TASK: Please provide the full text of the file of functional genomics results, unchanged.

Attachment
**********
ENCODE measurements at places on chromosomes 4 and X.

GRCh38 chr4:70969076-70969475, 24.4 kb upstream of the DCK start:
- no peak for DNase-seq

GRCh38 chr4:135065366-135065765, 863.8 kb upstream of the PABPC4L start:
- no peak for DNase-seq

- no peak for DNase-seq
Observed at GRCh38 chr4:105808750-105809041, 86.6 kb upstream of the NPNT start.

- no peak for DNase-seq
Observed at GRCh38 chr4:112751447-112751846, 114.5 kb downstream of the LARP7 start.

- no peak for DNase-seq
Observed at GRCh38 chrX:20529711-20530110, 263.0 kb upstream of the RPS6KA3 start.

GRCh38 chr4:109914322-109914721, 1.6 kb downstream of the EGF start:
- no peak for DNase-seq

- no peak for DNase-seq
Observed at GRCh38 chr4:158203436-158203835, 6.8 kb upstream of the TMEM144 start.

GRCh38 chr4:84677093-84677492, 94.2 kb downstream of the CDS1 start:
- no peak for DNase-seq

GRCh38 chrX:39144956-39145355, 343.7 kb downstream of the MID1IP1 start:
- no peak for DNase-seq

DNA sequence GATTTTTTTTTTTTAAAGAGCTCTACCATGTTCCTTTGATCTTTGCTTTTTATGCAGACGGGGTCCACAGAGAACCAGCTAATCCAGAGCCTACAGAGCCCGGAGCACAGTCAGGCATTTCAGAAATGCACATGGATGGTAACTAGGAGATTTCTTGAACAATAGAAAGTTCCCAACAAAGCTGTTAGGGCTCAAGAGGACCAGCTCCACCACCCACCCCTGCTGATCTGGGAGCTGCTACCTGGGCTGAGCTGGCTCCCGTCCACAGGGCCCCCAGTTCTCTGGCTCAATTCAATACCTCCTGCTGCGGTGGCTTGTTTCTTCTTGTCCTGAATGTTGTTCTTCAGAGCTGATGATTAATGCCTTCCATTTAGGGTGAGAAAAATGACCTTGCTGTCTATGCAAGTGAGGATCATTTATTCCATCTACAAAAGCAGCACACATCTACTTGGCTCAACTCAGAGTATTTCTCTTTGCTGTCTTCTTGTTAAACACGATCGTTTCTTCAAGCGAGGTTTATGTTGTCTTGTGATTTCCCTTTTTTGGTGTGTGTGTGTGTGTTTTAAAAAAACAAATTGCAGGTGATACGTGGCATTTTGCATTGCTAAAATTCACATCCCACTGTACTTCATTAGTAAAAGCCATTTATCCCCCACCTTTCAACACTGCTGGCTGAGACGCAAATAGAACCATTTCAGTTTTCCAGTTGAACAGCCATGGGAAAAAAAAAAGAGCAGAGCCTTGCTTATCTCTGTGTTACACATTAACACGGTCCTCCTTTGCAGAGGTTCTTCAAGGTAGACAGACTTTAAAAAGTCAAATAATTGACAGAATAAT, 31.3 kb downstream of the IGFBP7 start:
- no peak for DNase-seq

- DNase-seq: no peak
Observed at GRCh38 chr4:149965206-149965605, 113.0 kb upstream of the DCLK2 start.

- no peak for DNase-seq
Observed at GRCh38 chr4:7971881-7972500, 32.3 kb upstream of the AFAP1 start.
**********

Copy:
ENCODE measurements at places on chromosomes 4 and X.

GRCh38 chr4:70969076-70969475, 24.4 kb upstream of the DCK start:
- no peak for DNase-seq

GRCh38 chr4:135065366-135065765, 863.8 kb upstream of the PABPC4L start:
- no peak for DNase-seq

- no peak for DNase-seq
Observed at GRCh38 chr4:105808750-105809041, 86.6 kb upstream of the NPNT start.

- no peak for DNase-seq
Observed at GRCh38 chr4:112751447-112751846, 114.5 kb downstream of the LARP7 start.

- no peak for DNase-seq
Observed at GRCh38 chrX:20529711-20530110, 263.0 kb upstream of the RPS6KA3 start.

GRCh38 chr4:109914322-109914721, 1.6 kb downstream of the EGF start:
- no peak for DNase-seq

- no peak for DNase-seq
Observed at GRCh38 chr4:158203436-158203835, 6.8 kb upstream of the TMEM144 start.

GRCh38 chr4:84677093-84677492, 94.2 kb downstream of the CDS1 start:
- no peak for DNase-seq

GRCh38 chrX:39144956-39145355, 343.7 kb downstream of the MID1IP1 start:
- no peak for DNase-seq

DNA sequence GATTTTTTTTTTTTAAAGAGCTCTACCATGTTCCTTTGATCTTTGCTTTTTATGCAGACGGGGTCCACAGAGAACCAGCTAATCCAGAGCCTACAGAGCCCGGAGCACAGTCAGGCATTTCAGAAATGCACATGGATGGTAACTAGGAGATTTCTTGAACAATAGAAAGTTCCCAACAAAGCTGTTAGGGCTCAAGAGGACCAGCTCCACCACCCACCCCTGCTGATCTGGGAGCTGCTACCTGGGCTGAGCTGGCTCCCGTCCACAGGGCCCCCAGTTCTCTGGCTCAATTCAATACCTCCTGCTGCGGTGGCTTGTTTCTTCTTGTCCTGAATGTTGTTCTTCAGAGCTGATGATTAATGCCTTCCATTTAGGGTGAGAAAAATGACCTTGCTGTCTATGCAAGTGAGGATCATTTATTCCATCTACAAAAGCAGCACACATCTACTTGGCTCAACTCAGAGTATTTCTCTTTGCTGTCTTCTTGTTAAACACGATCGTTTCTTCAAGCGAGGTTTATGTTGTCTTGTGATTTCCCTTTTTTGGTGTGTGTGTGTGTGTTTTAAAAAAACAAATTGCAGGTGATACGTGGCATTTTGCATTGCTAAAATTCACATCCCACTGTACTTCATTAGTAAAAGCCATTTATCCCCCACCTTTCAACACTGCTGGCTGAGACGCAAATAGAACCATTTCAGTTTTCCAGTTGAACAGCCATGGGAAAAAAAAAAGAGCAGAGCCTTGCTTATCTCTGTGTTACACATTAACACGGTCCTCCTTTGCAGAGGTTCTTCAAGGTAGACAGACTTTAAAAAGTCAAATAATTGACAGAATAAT, 31.3 kb downstream of the IGFBP7 start:
- no peak for DNase-seq

- DNase-seq: no peak
Observed at GRCh38 chr4:149965206-149965605, 113.0 kb upstream of the DCLK2 start.

- no peak for DNase-seq
Observed at GRCh38 chr4:7971881-7972500, 32.3 kb upstream of the AFAP1 start.